“The orchestration is conceived at the moment of composition; it’s one of the most salient aspects of what we do, because the timbral and textural qualities of each scene really determine whether the music is going to live effectively with the dialogue and sound effects or not.
“I mean, to put it very grossly, it’s a major difference between what works and what does not work if the dialogue is accompanied by an oboe solo or a trumpet solo – it’s a huge difference.
“On the page it will look like one line but from a timbral point of view and ultimately then a dramatic point of view, the selection of instrumentation is of the essence.”
And having someone else make that selection will not do.

A supporting role
Williams has been nominated for 41 Academy Awards, more than any living person, and he’s won five, which is more than most. Born in Floral Park, Long Island, and a pianist since age 8, he moved to Los Angeles in his teens, where he studied with pianist-arranger Bobby Van Eps. He served in the Air Force, conducting and arranging for bands, and spent a year at Juilliard, working with legendary pianist Rosina Lhévinne. Back on the West Coast, he enrolled at the University of California, Los Angeles, and studied composition privately with Mario Castelnuovo-Tedesco.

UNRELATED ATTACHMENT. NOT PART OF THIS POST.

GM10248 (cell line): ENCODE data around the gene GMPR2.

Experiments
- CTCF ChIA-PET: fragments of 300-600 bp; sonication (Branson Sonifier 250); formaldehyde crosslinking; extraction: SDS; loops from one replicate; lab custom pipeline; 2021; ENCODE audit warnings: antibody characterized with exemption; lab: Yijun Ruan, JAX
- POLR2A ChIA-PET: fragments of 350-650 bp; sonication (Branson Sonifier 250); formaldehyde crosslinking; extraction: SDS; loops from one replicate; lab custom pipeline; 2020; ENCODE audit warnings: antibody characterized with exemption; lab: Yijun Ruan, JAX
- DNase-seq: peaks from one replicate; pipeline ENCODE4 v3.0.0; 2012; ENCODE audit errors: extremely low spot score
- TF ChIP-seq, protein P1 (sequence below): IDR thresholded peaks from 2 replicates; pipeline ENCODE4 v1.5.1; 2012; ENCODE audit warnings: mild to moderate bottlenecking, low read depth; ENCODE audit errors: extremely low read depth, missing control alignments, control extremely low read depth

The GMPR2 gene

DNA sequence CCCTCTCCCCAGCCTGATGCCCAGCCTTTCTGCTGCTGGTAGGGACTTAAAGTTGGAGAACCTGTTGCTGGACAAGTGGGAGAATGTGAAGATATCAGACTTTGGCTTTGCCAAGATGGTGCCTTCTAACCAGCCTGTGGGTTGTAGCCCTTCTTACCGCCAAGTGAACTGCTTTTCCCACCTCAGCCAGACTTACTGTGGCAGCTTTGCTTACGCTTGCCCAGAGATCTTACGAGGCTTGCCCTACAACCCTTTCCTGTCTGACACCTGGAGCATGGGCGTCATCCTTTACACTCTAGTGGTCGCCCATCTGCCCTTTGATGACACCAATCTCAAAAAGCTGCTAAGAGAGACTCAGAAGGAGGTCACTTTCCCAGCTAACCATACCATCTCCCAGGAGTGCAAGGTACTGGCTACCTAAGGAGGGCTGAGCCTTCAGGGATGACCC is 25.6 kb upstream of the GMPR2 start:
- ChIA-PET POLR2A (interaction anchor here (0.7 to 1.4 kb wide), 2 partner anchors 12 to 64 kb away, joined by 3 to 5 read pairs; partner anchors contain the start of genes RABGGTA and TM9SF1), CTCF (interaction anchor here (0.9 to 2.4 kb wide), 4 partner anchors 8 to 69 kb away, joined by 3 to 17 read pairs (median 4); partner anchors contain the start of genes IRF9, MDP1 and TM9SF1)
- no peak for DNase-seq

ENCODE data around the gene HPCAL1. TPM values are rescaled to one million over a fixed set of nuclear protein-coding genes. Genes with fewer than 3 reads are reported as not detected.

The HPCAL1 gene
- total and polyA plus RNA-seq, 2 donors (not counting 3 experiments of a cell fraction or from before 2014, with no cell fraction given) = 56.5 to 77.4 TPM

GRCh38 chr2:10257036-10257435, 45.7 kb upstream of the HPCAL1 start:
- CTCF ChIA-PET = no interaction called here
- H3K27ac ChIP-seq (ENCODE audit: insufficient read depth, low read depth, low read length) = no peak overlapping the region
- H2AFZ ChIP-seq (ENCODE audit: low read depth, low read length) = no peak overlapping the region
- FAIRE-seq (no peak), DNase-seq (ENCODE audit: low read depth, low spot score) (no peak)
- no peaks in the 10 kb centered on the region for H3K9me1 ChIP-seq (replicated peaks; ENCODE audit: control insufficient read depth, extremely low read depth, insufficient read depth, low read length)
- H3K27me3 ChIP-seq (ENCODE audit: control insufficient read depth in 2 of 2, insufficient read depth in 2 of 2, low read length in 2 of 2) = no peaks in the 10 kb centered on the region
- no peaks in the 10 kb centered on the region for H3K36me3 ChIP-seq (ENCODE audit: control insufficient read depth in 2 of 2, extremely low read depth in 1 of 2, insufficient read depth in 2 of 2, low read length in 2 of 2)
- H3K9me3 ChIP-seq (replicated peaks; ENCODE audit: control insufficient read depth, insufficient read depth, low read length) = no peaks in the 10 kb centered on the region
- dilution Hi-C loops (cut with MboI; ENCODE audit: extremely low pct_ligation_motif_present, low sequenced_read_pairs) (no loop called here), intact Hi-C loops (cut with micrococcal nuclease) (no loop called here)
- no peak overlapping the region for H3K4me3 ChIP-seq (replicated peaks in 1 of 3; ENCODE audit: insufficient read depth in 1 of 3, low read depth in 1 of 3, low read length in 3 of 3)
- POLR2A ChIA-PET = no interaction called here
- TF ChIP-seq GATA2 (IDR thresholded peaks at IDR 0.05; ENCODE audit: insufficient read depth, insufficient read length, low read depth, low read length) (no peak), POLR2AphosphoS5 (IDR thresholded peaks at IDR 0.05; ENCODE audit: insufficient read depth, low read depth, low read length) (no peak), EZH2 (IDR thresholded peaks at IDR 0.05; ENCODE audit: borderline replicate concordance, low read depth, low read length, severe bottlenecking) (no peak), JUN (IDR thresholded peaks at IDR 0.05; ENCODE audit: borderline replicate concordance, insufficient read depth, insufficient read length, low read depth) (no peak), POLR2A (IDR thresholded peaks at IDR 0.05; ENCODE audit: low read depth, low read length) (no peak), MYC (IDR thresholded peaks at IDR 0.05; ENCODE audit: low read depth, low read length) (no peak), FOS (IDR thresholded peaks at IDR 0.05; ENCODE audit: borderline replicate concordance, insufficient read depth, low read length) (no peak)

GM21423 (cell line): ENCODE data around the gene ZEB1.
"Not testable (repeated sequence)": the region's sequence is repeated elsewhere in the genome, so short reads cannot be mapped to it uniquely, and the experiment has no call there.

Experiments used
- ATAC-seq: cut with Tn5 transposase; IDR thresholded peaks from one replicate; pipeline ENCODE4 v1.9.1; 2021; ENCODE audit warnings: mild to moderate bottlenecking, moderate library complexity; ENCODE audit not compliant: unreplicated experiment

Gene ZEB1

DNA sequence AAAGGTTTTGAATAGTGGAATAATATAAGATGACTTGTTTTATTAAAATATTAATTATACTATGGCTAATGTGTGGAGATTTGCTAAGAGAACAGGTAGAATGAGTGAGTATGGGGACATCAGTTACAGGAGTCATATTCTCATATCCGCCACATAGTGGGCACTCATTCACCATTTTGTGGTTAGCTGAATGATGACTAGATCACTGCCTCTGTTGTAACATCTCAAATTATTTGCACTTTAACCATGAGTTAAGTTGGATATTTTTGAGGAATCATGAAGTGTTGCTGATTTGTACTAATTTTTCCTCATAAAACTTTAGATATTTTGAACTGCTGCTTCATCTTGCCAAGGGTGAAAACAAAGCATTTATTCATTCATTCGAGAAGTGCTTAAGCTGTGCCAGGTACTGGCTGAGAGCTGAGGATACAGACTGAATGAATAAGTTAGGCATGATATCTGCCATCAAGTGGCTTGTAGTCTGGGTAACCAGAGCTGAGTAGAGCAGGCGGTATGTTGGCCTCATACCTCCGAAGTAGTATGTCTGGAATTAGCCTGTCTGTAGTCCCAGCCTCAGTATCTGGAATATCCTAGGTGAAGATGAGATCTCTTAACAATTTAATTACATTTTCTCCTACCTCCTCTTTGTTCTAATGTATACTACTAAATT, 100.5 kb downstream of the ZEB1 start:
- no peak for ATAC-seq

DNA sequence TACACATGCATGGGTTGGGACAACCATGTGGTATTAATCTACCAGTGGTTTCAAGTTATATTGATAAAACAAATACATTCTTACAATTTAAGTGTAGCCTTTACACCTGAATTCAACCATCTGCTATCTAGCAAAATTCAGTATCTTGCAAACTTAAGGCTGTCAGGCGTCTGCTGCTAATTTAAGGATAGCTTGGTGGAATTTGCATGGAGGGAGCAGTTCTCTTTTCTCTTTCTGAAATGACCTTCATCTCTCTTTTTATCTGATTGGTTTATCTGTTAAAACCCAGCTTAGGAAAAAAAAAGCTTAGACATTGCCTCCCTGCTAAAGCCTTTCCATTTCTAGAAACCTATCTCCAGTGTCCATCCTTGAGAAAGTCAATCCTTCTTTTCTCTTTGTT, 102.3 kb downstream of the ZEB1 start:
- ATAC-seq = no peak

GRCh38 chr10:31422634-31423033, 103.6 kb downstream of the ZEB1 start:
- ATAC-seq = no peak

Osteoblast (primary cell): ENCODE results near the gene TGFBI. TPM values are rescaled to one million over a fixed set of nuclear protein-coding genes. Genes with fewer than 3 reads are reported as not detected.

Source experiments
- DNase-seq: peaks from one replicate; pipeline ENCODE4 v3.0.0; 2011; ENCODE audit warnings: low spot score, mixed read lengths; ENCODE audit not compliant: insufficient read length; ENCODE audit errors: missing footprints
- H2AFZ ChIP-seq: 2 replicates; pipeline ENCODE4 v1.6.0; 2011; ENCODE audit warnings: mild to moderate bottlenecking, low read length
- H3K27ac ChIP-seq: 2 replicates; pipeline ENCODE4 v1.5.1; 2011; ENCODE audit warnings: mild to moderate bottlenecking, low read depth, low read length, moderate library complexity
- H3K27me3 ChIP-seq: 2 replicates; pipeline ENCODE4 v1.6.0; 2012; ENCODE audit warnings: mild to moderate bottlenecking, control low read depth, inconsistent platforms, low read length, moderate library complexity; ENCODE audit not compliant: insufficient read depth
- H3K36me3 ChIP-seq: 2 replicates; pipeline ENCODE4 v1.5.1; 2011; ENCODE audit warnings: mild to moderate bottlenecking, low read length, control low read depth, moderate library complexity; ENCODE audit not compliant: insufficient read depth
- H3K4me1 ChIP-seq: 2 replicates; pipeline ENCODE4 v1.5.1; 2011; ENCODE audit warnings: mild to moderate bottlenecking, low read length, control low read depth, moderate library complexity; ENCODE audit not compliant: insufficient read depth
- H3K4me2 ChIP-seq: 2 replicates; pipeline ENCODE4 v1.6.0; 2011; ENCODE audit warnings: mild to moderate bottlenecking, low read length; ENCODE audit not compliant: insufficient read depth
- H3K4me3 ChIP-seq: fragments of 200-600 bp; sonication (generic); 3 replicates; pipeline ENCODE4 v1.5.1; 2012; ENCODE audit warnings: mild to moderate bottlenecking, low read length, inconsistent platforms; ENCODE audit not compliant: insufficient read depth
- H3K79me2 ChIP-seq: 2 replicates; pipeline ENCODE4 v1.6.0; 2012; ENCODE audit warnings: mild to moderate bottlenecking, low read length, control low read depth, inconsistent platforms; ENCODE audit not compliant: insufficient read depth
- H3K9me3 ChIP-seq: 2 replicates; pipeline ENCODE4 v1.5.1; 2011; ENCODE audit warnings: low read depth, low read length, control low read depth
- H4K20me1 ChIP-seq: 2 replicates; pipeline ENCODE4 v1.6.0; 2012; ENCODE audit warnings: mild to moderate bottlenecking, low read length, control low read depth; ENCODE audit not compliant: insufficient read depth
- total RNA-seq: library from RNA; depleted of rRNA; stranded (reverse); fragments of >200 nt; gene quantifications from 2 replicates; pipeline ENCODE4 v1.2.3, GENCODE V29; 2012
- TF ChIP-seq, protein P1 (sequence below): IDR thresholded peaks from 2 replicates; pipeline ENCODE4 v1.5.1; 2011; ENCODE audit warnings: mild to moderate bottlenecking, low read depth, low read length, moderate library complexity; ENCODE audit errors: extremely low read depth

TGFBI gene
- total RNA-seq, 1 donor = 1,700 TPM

From there it was a short hop to television and film, where he took on a variety of jobs, as arranger, conductor, orchestrator, pianist, working with stalwarts of the old guard such as Bernard Herrmann (a big influence, Williams says), Dmitri Tiomkin and Alfred Newman.
It is fair to say that “Jaws” put him on the map as a film composer (that semi-tone du-da-du-da-du-da became stamped on the nation’s consciousness), but Williams had several impressive film credits to his name by that time, including a robust Western score for “The Cowboys” and a trio of disaster blockbusters, “The Poseidon Adventure,” “The Towering Inferno” and “Earthquake.”